Born in Suffolk on January 15, 1897, Barr became a Rhodes Scholar and earned degrees from Oxford University in England, the University of Paris, and the University of Virginia. In 1937 he became the president of Saint John’s College, a position he held until 1947. It was there that Barr and his colleague Scott Buchanan co-founded the Great Books Program, a list of notable books in the Western tradition, along with a curriculum designed to teach them. The program initially identified one hundred books that addressed themes common to human experience throughout history. Students began by studying the Greek writers—including Euclid, Archimedes, and Homer—and, during the second year, moved on to Roman, medieval, and Renaissance works. The final two years’ curriculum featured readings from the seventeenth and eighteenth centuries followed by more recent works. By 1946, after the addition of books by Geoffrey Chaucer, Charles Darwin, Charles Dickens, Sigmund Freud, Karl Marx, and William Shakespeare, the Great Books canon swelled to 109 titles.
In his own work and writings Barr extended his interests beyond the literary. In particular he was concerned about security in the nuclear age and argued, in The Pilgrimage of Western Man (1949) and elsewhere, that only a single world government could alleviate the risks of nuclear war. “To trust any league, alliance, association, or treaty among sovereign nations to outlaw the production or use of atomic weapons,” he warned in 1945, “is to trust swamps to cease producing mosquitoes.” To that end he established the Foundation for World Government and served as its president from 1948 to 1958.
In 1959, while a classics professor at Rutgers University, Barr signed a petition that demanded the U.S. Congress abolish the House Un-American Activities Committee. (The committee was formed in 1938 to investigate private citizens, public employees, and any organization suspected of having Communist ties and tendencies. Early in the 1950s, Senator Joseph R. McCarthy of Wisconsin adopted the committee’s investigative style and interrogation methods to expose communist influence on and infiltration of the State Department. The House Un-American Activities Committee was abolished in 1975.) From 1966 to 1969, Barr was a fellow for the Center for the Study of Democratic Institutions in Santa Barbara, California. During the widespread student protests against the Vietnam War, Barr praised college administrators who used diplomacy rather than force to deal with the rebellious students.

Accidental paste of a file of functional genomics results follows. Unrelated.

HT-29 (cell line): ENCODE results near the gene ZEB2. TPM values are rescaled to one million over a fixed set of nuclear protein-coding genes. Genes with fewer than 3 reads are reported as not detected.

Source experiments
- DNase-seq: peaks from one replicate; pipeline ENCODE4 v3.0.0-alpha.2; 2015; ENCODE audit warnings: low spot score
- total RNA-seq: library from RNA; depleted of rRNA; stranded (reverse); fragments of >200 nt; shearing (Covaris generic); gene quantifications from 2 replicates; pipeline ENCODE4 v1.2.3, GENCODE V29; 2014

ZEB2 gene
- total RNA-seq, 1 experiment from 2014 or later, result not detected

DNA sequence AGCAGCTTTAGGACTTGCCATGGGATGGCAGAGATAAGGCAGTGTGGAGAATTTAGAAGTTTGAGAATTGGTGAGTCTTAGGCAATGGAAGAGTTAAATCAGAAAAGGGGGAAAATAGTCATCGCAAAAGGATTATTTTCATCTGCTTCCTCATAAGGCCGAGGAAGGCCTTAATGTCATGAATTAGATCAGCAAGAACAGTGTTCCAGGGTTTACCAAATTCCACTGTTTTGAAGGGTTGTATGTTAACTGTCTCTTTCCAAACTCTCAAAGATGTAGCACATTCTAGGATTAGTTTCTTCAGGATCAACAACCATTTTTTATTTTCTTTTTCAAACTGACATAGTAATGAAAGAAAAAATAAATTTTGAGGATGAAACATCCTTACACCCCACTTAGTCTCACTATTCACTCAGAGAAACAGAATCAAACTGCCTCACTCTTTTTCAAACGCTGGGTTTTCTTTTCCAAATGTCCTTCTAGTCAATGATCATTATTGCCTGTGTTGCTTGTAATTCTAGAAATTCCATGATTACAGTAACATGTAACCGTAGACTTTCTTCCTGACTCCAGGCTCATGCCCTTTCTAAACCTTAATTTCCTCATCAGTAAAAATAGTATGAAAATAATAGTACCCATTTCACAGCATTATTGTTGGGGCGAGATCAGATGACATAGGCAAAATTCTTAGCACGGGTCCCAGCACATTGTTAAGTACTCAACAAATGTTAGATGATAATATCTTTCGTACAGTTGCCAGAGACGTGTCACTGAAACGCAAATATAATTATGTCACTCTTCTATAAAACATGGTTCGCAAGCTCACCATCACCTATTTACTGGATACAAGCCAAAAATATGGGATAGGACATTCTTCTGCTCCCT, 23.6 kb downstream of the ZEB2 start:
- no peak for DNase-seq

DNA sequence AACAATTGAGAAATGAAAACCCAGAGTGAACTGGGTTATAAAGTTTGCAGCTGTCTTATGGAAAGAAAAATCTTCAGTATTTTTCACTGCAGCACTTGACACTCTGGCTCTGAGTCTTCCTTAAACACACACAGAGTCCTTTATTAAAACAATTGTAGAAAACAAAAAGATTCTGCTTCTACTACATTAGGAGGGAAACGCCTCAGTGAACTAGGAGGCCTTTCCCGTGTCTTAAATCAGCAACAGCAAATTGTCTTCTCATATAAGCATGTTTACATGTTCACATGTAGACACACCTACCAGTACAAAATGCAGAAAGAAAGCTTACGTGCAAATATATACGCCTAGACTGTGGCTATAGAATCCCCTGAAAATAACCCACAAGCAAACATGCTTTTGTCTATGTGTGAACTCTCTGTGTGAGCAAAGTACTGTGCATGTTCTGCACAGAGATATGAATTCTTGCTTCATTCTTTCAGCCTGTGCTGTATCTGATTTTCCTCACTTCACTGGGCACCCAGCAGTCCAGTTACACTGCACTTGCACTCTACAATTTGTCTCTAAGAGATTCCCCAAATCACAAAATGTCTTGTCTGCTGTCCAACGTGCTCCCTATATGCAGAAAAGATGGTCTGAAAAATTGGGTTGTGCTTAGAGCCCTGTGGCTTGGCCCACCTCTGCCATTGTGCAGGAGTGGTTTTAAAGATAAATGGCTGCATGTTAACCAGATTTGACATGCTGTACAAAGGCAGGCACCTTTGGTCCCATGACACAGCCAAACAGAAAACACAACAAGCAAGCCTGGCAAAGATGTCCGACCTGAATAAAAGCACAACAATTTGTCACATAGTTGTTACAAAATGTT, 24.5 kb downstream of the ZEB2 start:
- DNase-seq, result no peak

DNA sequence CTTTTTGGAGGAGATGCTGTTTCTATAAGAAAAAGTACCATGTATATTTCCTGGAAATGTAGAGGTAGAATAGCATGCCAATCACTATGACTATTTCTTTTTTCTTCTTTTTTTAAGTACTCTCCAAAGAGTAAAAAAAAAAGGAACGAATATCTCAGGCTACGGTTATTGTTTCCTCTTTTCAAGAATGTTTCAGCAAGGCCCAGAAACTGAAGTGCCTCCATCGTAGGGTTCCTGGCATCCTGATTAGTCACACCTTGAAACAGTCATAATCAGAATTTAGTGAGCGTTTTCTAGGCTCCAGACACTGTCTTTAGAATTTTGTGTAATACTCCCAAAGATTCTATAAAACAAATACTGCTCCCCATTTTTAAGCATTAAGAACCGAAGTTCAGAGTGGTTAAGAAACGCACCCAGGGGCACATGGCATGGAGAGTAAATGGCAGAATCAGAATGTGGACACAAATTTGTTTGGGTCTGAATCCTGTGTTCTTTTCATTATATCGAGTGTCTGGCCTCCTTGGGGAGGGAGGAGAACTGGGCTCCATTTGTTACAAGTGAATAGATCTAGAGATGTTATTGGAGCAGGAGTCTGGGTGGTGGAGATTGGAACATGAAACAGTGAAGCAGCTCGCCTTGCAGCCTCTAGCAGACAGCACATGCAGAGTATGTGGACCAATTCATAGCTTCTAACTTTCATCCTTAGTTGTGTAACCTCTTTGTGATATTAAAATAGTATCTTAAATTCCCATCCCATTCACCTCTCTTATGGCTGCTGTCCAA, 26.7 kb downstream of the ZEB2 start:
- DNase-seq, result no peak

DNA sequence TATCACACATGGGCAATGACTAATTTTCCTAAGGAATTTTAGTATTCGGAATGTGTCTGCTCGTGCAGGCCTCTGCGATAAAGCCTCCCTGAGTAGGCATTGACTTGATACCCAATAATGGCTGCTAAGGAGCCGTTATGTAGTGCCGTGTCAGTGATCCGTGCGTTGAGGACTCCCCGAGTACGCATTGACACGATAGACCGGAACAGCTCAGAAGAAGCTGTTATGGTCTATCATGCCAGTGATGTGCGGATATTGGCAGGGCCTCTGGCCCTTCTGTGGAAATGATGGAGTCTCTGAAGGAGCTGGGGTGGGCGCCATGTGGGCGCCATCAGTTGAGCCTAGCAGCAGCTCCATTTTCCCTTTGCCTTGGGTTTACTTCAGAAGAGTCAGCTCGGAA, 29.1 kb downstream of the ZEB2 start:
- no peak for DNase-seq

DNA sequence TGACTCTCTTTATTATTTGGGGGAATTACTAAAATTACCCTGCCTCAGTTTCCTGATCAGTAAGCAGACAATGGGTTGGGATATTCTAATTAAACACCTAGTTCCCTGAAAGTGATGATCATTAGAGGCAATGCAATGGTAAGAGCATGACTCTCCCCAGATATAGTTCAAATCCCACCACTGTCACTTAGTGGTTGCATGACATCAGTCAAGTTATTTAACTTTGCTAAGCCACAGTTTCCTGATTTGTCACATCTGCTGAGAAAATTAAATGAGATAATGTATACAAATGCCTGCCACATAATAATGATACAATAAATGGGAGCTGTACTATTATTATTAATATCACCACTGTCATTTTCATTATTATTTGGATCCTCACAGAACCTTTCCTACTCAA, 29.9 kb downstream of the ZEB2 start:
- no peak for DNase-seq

Barr’s other works include Three Fables (1932); Mazzini: Portrait of an Exile (1935); Citizens of The World (1952), a proposal for aid to underdeveloped countries; Copydog in India (1955); and Purely Academic (1958). He wrote eleven books in all, including a children’s book and a cookbook.
Barr died in Alexandria, Virginia, on February 3, 1982.
- Southern Literary Studies: A Collection of Literary, Biographical, and Other Sketches (contributor, 1927)
- Three Fables (1932)
- Mazzini: Portrait of an Exile (1935)
- Pilgrimage of Western Man (1949)
- Let’s Join the Human Race (1950)
- Citizens of the World (1952)
- Copydog in India (1955)
- The Kitchen Garden Book: Vegetables from Seed to Table (with Stella Standard, 1956)
- Purely Academic (1958)
- American Catholics: A Protestant-Jewish View (with others, 1959)
- The Will of Zeus: A History of Greece from the Origins of Hellenic Culture to the Death of Alexander (1961)
- The Three Worlds of Man (1963)
- The Mask of Jove: A History of Graeco-Roman Civilization from the Death of Alexander to the Death of Constantine (1966)
- Voices That Endured: The Great Books and the Active Life (1971)